• An auto manufacturer prints custom brackets to mount tools at every workstation, ensuring tools are always properly organized and put away.
  • A plastic molding company 3D prints shadow boards with color-coded outlines of each mold component, streamlining equipment location and visual inventory. 
  • A machining shop designs jigs with tactile handles that technicians grip comfortably for hours, boosting productivity and reducing repetitive stress.
  • An electronics facility prints rotating carousels to store and dispense tiny hardware like washers, resistors, and bolts for easy picking.

5S Color Coding Standards

Color is a vital visual asset in 5S implementations. Standardized color codes designate specific areas, items, and statuses for immediate identification:

  • Yellow indicates safety and caution, designating aisleways, traffic lanes, work cell paths, and areas where precautions should be taken.
  • Red designates defect and scrap areas.
  • Orange signifies inspection zones and energized equipment.
  • Green represents finished goods inventory. 
  • Blue is for raw materials.
  • Black denotes works in progress.
  • White marks production equipment like machines, carts, and benches.

3D printing allows organizations to integrate color coding into their 5S systems in multiple ways:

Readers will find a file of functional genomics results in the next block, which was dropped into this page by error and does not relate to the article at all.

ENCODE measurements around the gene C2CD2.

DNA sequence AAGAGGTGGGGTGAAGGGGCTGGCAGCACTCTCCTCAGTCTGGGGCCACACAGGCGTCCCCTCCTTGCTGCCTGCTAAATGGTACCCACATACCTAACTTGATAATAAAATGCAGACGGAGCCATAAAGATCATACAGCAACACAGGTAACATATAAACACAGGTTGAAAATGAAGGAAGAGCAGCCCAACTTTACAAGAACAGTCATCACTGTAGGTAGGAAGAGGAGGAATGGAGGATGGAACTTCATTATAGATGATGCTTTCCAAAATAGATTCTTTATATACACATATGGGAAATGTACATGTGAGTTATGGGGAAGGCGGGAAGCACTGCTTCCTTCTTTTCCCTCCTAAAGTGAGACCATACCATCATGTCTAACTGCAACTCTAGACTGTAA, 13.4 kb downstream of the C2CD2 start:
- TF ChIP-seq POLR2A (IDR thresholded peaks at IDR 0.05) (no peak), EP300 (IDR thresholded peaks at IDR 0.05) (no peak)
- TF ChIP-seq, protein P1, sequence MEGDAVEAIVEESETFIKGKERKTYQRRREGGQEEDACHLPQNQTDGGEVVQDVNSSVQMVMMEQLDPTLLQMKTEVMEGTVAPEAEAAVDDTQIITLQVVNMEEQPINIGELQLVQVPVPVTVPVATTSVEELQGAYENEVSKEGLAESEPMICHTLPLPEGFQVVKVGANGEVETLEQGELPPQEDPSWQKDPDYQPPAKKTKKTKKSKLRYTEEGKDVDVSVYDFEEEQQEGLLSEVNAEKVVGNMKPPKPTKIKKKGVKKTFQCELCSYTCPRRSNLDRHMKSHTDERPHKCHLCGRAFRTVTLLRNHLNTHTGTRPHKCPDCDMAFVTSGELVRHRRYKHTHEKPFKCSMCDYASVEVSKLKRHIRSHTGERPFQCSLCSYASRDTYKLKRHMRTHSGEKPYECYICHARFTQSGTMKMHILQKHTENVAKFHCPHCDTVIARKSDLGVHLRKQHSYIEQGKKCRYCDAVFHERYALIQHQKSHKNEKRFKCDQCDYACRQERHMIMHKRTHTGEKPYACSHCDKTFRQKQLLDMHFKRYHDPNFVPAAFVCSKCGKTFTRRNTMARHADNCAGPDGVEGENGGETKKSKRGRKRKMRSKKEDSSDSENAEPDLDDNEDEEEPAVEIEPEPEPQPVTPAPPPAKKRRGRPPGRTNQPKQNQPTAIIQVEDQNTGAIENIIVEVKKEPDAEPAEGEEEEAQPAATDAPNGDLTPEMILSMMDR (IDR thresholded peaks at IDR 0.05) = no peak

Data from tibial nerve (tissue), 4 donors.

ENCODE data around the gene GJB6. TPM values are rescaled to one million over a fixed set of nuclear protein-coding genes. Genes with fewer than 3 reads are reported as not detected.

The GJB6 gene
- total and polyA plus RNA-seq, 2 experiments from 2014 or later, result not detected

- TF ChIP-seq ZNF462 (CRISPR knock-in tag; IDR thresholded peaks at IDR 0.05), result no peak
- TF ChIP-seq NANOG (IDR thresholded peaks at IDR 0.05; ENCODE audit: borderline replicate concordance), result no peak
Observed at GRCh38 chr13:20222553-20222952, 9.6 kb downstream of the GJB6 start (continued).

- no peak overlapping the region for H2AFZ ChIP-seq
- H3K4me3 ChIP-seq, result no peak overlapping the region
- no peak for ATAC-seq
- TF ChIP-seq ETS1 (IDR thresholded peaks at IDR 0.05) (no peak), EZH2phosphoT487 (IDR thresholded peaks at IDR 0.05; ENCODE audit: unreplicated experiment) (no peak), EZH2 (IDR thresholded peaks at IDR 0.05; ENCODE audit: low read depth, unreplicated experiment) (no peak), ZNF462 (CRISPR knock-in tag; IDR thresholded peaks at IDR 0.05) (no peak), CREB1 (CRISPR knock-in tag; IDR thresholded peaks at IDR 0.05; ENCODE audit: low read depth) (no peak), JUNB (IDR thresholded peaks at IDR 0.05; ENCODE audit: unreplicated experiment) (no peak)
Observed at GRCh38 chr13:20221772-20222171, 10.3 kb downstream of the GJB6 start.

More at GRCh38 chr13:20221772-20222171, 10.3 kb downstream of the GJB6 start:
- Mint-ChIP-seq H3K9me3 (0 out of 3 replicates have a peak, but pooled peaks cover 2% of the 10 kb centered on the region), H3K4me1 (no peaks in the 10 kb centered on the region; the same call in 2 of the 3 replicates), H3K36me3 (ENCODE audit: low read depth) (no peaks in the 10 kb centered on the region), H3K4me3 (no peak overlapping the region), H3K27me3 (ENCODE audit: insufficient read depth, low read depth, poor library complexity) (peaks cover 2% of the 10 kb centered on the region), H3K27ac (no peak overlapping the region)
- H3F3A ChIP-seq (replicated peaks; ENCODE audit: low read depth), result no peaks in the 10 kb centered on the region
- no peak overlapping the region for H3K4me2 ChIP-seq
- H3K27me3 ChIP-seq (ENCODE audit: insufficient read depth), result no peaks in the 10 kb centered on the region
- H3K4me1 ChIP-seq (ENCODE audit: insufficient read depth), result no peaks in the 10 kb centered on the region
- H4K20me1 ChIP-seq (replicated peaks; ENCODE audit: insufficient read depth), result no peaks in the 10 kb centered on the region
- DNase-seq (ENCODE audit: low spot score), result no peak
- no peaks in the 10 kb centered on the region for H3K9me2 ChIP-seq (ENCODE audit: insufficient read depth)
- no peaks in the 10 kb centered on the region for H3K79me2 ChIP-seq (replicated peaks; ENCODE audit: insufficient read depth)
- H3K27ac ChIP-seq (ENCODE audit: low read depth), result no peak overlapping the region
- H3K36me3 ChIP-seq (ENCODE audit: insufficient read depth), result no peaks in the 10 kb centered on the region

• Printed signs, labels, and parts in designated colors to mark area boundaries, aisles, zones, and safety equipment.
  • Color-coded brackets, holders, and storage bins to sort and organize tools, materials, and components. 
  • Shadow boards with colored outlines showing specific tool locations.
  • Colorful gauges and templates for quality control and standardization.
  • Tape dispensers and custom mounts for placing colored tape on floors and equipment.

With affordable desktop 3D printers, organizations can produce color-coded 5S solutions themselves in-house. The strategic use of color coding through 3D printed indicators and organizers is invaluable for achieving the visual management, discipline, and continuous improvement goals of the 5S methodology. Vibrant colors add clarity and order to enhance workflow, safety, quality, and productivity.

How to Integrate 3D Printing into Your 5S System

Getting started with 3D printing can seem daunting to organizations new to the technology. However, thoughtfully integrating it into your 5S system does not have to be an intimidating process. With strategic planning and execution, 3D printing can provide immense value without significant disruptions.